CSIRO virtual power station trial cuts household power costs by 60%

It’s been a big week for so-called virtual power plants in Australia, with the announcement that Tesla and the South Australia government will build a “world’s largest” 250MW VPP in the state, linking 50,000 household solar and battery storage systems.
But last week, the results of a much smaller project have helped demonstrate why rolling out rooftop solar and storage in a coordinated way like this – that benefits the both grid and consumers – is such a good idea. And why rolling it out to social housing, first, makes even better sense.
Set in outer south-eastern suburbs of Brisbane, this VPP, or VPS (virtual power station) was developed by the CSIRO, across 67 homes built as part of a new housing development by property giant Lendlease.
The new suburb, called Yarrabilba, has since achieved the highest available rating for sustainable precincts in Australia: a 6 Star Green Star – Communities v1.1 certified rating, from the Green Building Council of Australia (GBCA).
And a major part of this achievement comes down to the fact that some of the households taking part in the Virtual Power Station 2.0 have used their solar, battery storage and energy monitoring to save up to 60 per cent on their electricity bills.
Of the participants in the ARENA-backed project – described by Lendlease as the first time a real-world research project of this scale has been rolled out in an new greenfield community development – 17 had solar PV in place, which received a upgraded “smart” inverter produced specifically for the trial, while five also received a battery storage unit for the trial.
Meanwhile, at a grid level, the VPS links the distributed renewables of the households – including their battery storage and load control systems – via a web-based network, to create a single reliable energy supply, much like a power station.
Essentially, as the CSIRO explains it, the VPS is turning a collection of separate, fluctuating power sources into one smooth, reliable energy source of what is known as a dispatchable supply, and balancing out peak power demands.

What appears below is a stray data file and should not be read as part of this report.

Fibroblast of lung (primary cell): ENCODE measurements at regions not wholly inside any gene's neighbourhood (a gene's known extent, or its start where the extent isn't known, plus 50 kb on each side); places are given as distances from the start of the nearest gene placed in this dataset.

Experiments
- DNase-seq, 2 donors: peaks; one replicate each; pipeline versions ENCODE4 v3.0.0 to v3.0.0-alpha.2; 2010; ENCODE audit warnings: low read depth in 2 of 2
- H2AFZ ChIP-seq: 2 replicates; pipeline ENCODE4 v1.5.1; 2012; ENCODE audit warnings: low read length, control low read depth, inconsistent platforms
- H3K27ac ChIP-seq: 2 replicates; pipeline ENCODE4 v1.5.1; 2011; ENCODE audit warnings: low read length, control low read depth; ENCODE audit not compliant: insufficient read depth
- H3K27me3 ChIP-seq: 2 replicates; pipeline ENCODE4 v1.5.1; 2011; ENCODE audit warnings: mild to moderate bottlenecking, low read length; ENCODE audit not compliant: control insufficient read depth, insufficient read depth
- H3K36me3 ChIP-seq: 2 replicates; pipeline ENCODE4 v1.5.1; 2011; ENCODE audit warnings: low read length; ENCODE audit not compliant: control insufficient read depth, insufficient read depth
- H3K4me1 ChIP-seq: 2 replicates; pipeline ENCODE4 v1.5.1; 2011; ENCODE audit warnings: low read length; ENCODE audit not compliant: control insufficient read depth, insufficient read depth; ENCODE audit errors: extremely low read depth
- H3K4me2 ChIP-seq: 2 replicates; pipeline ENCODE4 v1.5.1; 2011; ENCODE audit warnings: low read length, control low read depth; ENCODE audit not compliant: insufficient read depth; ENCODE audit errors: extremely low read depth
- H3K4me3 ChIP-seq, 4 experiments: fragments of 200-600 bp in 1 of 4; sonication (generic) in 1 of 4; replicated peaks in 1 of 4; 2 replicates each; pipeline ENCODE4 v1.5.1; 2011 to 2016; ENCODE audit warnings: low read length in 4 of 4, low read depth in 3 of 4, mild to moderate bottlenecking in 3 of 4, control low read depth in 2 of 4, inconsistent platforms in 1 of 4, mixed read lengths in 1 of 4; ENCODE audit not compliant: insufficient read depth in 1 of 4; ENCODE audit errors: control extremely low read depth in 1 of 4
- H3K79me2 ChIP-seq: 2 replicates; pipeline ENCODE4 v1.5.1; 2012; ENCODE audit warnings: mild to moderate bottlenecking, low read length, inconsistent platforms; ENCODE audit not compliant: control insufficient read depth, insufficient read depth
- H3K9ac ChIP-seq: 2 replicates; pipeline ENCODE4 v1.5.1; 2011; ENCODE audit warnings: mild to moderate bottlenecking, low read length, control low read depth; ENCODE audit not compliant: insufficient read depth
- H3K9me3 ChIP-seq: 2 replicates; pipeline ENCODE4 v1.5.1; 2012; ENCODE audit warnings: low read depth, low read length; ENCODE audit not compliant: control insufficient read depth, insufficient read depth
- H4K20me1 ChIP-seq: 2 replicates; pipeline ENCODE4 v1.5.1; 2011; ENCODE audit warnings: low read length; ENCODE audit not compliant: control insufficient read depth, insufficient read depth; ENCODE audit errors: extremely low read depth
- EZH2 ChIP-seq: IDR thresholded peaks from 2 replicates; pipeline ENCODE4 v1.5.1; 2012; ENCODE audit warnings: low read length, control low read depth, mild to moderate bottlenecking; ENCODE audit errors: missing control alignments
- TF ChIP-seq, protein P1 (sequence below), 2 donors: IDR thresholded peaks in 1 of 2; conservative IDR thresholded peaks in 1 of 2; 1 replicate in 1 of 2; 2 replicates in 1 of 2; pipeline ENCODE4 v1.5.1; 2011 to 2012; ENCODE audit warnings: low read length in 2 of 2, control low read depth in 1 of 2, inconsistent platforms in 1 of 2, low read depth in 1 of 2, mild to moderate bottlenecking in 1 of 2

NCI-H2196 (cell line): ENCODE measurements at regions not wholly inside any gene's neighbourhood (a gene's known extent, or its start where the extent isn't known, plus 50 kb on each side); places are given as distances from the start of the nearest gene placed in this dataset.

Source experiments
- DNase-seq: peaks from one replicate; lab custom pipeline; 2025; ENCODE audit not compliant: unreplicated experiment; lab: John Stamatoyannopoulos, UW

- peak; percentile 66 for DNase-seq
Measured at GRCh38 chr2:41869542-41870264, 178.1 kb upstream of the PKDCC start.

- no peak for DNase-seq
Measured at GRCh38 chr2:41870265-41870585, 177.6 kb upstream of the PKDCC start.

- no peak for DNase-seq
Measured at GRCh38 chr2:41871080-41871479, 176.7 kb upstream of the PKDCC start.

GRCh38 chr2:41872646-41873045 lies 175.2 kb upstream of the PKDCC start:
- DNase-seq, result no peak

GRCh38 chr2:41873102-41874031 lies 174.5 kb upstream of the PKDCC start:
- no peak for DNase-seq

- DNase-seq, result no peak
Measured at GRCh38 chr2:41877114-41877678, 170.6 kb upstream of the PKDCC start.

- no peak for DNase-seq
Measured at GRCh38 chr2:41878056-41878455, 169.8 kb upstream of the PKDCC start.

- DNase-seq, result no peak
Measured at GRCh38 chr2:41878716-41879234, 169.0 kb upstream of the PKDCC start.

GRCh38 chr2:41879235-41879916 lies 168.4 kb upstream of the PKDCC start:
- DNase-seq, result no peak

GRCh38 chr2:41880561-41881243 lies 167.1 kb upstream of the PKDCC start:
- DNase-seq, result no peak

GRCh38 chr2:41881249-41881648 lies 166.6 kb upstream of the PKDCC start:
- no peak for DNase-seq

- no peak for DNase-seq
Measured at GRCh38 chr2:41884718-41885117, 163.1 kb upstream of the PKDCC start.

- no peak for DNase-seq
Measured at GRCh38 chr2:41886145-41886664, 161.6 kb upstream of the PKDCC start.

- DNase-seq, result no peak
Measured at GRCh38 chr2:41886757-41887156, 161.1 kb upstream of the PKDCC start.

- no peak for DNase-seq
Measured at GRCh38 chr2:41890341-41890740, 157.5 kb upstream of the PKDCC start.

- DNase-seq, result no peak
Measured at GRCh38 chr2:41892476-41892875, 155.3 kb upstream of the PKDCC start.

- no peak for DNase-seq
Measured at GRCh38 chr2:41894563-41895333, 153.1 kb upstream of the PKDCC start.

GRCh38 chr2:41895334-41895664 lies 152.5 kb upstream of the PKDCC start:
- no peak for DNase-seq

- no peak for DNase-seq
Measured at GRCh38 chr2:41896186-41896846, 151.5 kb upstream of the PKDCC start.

“Our trial is testing supply-demand management algorithms in 67 households with intelligent air conditioners, batteries and home solar systems,” the CSIRO said.
“If trials are successful, we can expect household savings of hundreds of dollars, the installation of significantly more solar energy systems, and fewer blackouts into the future. All whilst keeping your house cool on a stinkin’ hot summer day.
CSIRO explains that the VPS allows, not just households, but entire neighbourhoods, to use electricity more intelligently, by optimising supply and shifting demand patterns.
“For example, pre-cooling of rooms is a demand-side solution that could be easily adopted in the VPS neighbourhoods of the future. By remotely turning on your air-conditioner before you leave work, you could return home to a cooler and more pleasant home, reducing the energy needed for electricity during the peak demand period.
“You could also store energy produced by your rooftop solar cells during the day in batteries to be used later when its needed most. This would reduce strain on the electricity network, by minimising your demand for centrally generated energy.”
Building on existing CSIRO research, the project is also allowing CSIRO to test new inverter technology they hope will help the grid cope with booming rooftop solar installations on both Australian homes and businesses, and remote demand controllers on air conditioners to manage load requirements during peak demand times.
“Yarrabilba is the result of Lendlease’s approach to social, economic and environmental innovation, underpinned by a strong sense of community, jobs growth and the integration of sustainable urban agriculture,” said managing director of Lendlease’s communities business, Matthew Wallace.
“An affordably priced sustainable display home is also under construction, which will feature innovative design solutions, and will be built by Logan-based social enterprise Access to upskill the area’s long-term unemployed and disadvantaged groups,” he said.
GBCA chief Romilly Madew said Yarrabilba was one of the fastest growing areas in Queensland.
“This world leadership Green Star rating underscores that Lendlease is building this community with the future firmly in mind,” Madew said.
“A number of Yarrabilba’s sustainability initiatives are groundbreaking, and earned Lendlease Innovation points,” she added, including trial plantings of pongamia trees which can be used to improve the soil quality and as a source of biofuel.
“Yarrabilba is also the first master-planned community in Australia to install a 50 kW DC fast electric vehicle charger. And its GroNative app is also a first, providing residents with scientific information about native vegetation in their community.”

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